Carbohydrate is the main fuel source in high-intensity activity. This is obviously important to athletes who are involved in a lot of high-intensity training and competition. Carbohydrates are also important because most fruit and vegetables contain carbohydrates. For these reasons, it is not advisable for athletes to follow a low-carbohydrate diet.
Why is it Important to Hit the Right Amounts?
Again, back to the basics. In order to lose weight one must be in a caloric deficit, meaning they are eating fewer calories than they are expending. In order to gain weight, one must be eating in a caloric surplus, meaning they are eating more calories than they are expending.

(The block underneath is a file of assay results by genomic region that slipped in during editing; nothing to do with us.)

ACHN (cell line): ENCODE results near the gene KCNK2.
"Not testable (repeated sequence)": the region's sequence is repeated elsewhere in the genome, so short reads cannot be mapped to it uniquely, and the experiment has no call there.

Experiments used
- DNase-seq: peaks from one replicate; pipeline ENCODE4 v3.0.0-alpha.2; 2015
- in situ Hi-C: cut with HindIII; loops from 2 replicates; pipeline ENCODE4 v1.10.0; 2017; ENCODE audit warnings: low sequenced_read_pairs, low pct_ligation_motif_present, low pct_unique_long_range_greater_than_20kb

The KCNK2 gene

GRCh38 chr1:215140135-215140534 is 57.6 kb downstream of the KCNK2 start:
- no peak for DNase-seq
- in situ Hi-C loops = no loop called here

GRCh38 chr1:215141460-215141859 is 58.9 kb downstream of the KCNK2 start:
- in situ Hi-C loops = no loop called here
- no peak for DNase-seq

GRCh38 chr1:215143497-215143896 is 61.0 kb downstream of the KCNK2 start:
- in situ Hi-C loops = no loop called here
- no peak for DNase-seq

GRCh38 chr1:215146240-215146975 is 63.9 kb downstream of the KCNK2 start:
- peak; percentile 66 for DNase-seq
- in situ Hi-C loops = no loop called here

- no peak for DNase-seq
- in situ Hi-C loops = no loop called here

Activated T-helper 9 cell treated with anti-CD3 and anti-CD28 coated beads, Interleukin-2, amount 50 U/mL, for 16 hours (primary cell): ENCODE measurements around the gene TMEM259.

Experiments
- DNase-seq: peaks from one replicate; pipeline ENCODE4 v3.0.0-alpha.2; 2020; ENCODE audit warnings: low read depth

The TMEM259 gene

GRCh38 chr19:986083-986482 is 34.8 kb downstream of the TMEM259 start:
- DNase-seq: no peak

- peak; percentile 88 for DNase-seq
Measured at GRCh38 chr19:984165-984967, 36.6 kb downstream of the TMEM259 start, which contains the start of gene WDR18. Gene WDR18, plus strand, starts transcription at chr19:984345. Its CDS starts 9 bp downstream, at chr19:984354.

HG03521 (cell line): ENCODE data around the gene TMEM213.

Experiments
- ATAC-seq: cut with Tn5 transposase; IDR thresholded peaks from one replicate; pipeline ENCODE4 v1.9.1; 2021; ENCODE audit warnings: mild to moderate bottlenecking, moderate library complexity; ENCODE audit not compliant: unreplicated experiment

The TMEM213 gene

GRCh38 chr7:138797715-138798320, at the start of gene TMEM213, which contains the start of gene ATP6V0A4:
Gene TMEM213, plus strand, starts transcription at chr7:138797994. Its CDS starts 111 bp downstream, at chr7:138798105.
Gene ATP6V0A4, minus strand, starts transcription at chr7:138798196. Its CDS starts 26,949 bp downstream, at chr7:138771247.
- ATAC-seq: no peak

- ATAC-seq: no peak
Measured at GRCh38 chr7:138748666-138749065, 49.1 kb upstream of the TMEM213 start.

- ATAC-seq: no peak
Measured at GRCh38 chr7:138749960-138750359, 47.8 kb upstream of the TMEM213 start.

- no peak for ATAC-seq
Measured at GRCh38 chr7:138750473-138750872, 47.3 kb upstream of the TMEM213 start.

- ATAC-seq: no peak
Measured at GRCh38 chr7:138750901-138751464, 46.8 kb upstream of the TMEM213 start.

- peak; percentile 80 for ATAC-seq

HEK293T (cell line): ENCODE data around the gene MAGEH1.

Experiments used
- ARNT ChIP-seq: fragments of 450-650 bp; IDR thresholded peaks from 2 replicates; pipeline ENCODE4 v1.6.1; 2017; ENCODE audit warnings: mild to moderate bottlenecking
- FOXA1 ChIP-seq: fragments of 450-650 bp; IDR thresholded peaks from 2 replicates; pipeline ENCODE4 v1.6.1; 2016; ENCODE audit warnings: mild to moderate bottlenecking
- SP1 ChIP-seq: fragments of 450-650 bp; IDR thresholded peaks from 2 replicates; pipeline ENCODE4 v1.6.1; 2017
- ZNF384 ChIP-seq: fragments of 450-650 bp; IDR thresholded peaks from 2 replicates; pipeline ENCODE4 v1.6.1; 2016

Since the macronutrients make up the caloric intake of our diet, by altering the macronutrients we eat, we are altering our caloric intake. That is simply to say that e.g. if we reduce our carbohydrate intake and don’t change our intake of the other macronutrients, our overall caloric intake has been reduced. (Note: This is a common reason that people see weight-loss results on a low-carb or low-fat diets. Jumping to the conclusion that carbs make you fat, or fat makes you fat, is due to a failure to recognise that the overall calories were the main factor at play.)
Furthermore, hitting the correct amount of each macronutrient within our caloric recommendation will likely lead to improvements in body composition, recovery and performance.
How Much of Each Should Be Consumed?
To read my full article on how to calculate your own recommended macronutrient breakdown, go to this link [LINK]